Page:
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Scalebound was canceled because your expectations were too high

by Ron Duwell | June 16, 2017June 16, 2017 5:00 pm PDT

Scalebound was one of the highest profile cancellations of the past year. Platinum Games’ dragon-based action game captured the imaginations of gamers around the world when it was first announced at E3 2014, before the launch of the Xbox One.

However, as time went on, footage and news stories started to slow down, and on the occasions that the game was finally shown, I was left unimpressed. The game was finally canceled on Jan. 9 to both shock from those who passionately followed it and understanding from those who saw it coming a mile away.

At E3 2017, in an interview with Game Watch and translated by DualShockers, Xbox boss Phil Spencer opened up on the cancellation, stating that he believes the game was announced too early and that both Microsoft and Platinum Games agreed that the game couldn’t match the growing hype and expectations that the fans had. And while he still trusts and respects director Hideki Kamiya, the pair ultimately thought it was best to shelf the game.

Spencer says that Platinum Games has a lot more ambition than most other Japanese developers, who have taken largely to developing mobile games, and Spencer feels that many of them should come back to consoles and follow Platinum Games’ example.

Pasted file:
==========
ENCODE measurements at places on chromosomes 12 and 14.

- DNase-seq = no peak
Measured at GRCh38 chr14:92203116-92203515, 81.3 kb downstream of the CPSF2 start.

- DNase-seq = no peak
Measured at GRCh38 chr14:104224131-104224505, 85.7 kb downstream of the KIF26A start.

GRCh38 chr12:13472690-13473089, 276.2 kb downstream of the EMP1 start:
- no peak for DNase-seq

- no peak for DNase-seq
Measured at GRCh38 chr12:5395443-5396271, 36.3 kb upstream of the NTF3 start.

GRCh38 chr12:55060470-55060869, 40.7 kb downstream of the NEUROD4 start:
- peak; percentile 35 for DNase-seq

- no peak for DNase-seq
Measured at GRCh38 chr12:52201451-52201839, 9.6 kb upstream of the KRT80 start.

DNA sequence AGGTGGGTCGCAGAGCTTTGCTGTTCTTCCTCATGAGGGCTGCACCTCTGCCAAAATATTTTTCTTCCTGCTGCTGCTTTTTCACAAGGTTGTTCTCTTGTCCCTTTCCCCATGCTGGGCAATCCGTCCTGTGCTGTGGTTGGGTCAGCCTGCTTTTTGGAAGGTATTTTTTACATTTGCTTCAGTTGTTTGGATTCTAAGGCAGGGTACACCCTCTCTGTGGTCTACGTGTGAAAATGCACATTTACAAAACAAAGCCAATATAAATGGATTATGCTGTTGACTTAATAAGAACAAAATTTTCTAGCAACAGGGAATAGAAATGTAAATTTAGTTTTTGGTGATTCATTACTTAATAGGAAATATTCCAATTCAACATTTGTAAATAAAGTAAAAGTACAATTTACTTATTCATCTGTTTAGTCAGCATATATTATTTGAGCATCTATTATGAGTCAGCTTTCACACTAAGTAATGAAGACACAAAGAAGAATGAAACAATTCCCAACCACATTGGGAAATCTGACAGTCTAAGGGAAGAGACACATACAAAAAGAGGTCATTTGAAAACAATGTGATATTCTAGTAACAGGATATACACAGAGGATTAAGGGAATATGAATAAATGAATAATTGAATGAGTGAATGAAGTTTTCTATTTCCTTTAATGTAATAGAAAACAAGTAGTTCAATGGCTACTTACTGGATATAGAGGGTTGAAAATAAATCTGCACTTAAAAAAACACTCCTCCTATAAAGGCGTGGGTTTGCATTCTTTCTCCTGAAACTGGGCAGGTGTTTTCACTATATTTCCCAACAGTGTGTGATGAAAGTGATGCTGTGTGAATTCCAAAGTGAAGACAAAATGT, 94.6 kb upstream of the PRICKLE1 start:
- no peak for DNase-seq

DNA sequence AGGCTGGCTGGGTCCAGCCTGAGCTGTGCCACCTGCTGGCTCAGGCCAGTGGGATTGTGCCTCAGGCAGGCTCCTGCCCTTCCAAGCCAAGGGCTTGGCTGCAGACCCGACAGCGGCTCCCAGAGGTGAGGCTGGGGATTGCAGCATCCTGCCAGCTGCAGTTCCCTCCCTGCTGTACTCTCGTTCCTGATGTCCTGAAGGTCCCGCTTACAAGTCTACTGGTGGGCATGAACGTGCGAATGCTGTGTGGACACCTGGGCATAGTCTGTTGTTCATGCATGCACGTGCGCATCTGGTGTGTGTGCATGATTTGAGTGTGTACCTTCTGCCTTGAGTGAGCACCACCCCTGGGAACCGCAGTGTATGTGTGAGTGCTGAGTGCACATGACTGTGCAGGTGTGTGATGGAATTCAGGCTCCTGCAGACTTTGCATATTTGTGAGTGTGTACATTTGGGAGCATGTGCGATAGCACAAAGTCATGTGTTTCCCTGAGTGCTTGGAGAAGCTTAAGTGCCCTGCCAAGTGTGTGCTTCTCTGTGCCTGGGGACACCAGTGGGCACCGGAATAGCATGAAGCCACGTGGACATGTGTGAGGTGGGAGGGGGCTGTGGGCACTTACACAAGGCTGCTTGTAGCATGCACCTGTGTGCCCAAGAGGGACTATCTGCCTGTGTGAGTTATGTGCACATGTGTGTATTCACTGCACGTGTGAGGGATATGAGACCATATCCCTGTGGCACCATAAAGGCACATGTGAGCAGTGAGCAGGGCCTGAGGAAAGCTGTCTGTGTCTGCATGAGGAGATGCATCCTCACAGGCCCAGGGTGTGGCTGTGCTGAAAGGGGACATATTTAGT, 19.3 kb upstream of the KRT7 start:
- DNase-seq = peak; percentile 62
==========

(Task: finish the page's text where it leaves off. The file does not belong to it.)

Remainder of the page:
He also tossed out the Final Fantasy XV development team as an example of a Japanese studio that has figured out how to communicate better with the West.

Too much, too soon, too little

I remember seeing Scalebound for the first time and reacting with cautious enthusiasm. Of course, I wanted to play the game since I’m a huge fan of Platinum Games, but I also remembered thinking that Microsoft could have just been trying to appeal to the Japanese game fanbase before its console launched. This means that it was just as much of a marketing tool for the console as it was the game.

Microsoft was aiming for a niche that it has always struggled to tap into, and now, it seems like the game did more harm than good.

It’s a shame, as always when a game with huge potential fails to come out, but hopefully we all learn from it and move on.


Ron Duwell

Ron has been living it up in Japan for the last decade, and he has no intention of leaving this technical wonderland any time soon. When he's not...

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